Since the lead time for the teak approaches nine months, the TDS buyers have to carefully forecast the volume required for its typical mix of customers. Additionally, TDS must be aware of potential super and giga-yacht projects worldwide that will require hundreds of thousands of dollars of custom-milled teak.
Quality Checkpoints Before Arriving at TDS
In Myanmar, selecting raw timber is the first quality checkpoint. Expert vendors chosen as partners by TDS state that teak quality starts with choosing the right log and knowing what to do with it.
With milling, flaws (such as knots) will appear. Knowing TDS specifications, the mill workers cull out the flawed battens for a second quality checkpoint.
When the batten order is ready for shipment, the mill notifies TDS. One TDS wood procurement team member will usually fly to Asia and inspect the battens. This in-person inspection is the third quality checkpoint, saving time and money if the shipment arrives in the U.S. and doesn’t meet specifications or the overall purchase quantity.
For smaller or less critical orders, the TDS staff may either do a video inspection or approve the shipment based on the mill’s relationship with TDS. A mill knows that a load of poor-quality wood will jeopardize the years of built-up trust. Fortunately for TDS in this era of pandemic and restricted travel, high-definition cameras and video conferencing enable the TDS staff to continue to work closely with Asian counterparts to obtain high-quality Burmese teak.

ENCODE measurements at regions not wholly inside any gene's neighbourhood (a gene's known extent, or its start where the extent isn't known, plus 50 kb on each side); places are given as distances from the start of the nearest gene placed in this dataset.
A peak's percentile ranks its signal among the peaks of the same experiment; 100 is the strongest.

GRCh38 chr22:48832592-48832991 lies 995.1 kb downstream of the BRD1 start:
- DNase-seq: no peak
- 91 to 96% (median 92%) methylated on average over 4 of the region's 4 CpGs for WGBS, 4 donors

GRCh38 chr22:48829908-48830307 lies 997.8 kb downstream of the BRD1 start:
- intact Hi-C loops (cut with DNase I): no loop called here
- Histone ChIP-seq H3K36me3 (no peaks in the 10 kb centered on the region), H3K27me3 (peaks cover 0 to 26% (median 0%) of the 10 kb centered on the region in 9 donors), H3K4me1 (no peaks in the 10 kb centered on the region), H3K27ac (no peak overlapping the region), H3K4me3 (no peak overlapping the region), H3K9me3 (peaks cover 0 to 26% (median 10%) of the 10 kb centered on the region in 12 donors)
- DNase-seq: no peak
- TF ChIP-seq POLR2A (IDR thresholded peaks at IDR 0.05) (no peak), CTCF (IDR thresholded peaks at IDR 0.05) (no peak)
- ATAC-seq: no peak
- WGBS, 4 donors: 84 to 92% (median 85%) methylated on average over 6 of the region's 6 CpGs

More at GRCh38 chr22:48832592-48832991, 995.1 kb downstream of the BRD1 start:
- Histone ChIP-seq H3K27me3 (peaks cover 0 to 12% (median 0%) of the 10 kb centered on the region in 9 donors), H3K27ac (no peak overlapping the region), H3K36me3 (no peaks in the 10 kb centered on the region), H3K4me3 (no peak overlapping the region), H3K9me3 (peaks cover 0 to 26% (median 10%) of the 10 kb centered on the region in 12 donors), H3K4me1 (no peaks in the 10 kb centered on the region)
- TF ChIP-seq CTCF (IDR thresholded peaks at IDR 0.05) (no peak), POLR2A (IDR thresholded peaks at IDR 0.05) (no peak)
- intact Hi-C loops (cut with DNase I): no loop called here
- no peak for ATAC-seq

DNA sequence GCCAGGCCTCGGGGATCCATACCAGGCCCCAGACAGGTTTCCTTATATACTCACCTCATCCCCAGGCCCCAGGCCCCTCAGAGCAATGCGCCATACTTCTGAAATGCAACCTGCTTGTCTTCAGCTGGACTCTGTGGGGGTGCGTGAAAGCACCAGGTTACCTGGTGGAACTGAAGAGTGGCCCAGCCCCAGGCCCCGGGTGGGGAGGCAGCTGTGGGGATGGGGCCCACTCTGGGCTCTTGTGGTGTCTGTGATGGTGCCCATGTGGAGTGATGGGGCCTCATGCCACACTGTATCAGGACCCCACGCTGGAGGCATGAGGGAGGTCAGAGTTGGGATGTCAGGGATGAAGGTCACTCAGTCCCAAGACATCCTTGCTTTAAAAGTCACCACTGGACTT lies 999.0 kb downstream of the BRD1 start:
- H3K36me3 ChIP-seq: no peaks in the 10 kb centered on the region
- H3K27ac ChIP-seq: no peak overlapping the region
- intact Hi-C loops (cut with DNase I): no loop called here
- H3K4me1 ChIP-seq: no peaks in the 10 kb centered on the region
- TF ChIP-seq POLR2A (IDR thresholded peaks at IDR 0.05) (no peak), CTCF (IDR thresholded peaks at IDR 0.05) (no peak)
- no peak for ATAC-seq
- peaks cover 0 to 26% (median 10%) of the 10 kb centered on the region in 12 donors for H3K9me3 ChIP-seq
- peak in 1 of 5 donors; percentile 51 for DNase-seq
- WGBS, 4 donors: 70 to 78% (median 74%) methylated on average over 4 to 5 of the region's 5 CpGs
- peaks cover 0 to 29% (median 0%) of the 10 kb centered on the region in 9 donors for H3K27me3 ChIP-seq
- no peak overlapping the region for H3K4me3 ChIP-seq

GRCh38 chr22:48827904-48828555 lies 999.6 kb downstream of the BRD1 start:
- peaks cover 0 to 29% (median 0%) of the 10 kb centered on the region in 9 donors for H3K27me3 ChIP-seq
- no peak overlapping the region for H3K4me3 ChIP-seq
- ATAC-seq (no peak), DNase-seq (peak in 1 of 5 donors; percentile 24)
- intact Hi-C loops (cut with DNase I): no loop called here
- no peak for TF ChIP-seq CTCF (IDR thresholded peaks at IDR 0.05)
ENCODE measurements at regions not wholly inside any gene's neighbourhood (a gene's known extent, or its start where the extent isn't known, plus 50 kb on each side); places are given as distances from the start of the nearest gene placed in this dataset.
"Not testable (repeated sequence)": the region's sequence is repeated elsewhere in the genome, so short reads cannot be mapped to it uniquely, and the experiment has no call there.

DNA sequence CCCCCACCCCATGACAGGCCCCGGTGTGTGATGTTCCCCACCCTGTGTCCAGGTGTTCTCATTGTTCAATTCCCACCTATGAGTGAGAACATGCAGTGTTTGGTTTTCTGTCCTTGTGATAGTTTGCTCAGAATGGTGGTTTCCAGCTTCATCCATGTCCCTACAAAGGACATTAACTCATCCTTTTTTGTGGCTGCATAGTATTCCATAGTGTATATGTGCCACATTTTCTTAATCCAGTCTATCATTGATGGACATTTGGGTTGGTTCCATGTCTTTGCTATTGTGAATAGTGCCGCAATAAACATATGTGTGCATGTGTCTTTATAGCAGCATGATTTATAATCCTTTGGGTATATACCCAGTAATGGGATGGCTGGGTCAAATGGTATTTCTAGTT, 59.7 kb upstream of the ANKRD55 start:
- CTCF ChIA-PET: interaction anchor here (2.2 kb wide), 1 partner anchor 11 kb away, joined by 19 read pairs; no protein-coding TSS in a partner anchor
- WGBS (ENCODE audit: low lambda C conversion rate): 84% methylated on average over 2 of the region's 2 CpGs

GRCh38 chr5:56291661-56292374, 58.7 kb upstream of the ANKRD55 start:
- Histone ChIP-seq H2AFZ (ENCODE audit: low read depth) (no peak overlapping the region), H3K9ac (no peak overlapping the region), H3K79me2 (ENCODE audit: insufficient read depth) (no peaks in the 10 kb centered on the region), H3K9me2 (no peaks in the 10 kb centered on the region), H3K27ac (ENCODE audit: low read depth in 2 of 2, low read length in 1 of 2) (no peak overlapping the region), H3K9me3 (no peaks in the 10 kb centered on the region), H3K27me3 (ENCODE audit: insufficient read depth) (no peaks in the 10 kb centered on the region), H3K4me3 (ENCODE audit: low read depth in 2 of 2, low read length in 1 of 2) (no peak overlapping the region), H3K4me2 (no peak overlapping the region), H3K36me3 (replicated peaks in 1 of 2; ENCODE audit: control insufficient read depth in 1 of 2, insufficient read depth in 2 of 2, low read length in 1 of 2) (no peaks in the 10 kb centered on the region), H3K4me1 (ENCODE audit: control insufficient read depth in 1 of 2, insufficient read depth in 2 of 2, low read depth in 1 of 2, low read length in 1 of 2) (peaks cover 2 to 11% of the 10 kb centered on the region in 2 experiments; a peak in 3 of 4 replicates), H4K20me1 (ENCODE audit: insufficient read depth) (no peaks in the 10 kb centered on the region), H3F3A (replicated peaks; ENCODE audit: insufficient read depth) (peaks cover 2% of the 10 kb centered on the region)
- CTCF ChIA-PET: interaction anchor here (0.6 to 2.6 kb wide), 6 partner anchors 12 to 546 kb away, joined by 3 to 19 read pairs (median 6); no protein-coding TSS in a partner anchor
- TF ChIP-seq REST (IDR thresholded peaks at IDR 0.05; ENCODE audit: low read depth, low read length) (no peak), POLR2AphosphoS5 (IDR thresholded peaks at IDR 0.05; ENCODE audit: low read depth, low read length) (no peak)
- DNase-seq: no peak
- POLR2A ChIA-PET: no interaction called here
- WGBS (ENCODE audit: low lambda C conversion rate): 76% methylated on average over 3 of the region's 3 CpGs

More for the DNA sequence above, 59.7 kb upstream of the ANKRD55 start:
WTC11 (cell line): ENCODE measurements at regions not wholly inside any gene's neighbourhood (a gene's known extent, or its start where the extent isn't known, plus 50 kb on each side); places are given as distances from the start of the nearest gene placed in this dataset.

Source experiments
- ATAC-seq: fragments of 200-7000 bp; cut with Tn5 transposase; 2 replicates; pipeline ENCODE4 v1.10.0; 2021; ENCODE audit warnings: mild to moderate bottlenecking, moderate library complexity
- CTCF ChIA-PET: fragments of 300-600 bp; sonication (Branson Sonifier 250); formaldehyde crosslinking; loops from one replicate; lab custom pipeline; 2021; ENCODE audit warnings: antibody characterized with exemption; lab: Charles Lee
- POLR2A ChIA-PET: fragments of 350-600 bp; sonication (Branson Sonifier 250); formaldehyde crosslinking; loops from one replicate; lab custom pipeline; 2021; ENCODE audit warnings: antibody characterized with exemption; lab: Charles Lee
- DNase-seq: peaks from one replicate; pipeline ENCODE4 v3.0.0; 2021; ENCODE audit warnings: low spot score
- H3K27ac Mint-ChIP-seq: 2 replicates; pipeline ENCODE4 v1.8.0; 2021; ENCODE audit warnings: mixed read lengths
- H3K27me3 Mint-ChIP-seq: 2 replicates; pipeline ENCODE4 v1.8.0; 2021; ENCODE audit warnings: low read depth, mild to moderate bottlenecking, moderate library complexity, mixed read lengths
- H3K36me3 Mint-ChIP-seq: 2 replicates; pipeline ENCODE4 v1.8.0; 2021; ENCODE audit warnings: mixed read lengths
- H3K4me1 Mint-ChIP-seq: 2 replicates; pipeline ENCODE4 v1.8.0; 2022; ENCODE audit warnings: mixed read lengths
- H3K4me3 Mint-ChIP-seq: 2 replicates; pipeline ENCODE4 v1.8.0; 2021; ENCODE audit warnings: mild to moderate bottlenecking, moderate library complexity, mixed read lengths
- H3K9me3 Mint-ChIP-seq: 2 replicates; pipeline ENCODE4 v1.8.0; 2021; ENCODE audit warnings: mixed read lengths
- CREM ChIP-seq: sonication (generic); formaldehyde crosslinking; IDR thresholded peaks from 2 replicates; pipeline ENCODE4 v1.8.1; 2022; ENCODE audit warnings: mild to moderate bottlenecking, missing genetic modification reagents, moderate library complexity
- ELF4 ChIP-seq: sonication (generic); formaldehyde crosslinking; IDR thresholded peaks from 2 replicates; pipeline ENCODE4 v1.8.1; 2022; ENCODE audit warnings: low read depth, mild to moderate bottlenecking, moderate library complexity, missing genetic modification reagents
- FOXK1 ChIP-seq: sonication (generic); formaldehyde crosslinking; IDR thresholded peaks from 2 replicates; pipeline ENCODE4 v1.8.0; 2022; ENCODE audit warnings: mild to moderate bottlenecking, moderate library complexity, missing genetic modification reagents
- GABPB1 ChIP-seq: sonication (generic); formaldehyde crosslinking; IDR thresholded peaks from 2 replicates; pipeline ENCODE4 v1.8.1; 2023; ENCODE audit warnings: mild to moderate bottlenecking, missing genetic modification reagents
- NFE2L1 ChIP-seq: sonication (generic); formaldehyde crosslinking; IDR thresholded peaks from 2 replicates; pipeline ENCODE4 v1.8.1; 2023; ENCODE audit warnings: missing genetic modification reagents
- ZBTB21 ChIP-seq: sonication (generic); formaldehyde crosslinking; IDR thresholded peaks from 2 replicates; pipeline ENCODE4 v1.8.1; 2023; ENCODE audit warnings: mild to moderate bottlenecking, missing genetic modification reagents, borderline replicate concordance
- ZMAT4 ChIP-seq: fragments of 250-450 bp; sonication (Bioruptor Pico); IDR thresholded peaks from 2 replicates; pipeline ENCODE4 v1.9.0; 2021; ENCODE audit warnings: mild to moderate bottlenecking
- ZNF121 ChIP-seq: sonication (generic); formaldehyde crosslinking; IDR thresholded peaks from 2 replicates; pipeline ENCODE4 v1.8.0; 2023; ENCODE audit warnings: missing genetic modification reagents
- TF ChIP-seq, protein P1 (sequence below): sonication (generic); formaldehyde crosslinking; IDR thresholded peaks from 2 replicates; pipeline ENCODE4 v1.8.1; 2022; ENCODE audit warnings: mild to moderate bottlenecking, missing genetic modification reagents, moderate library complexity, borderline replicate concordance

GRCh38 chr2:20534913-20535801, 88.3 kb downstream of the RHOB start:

After inspection and approval, the teak is loaded into a container and moved to a local port for shipment to Miami, FL. For many years, all teak shipments for TDS have entered the U.S. through the Port of Miami. For this reason, the import process is eased because of officials’ familiarity with the repetitive loads.
After processing in Miami, the container is loaded onto a trailer and driven north to Sarasota, a 4-hour trip. Upon arrival at TDS, the Receiving crew has a two-hour window to unload the container before additional charges start accruing. A shifted load or poorly loaded container will slow the process.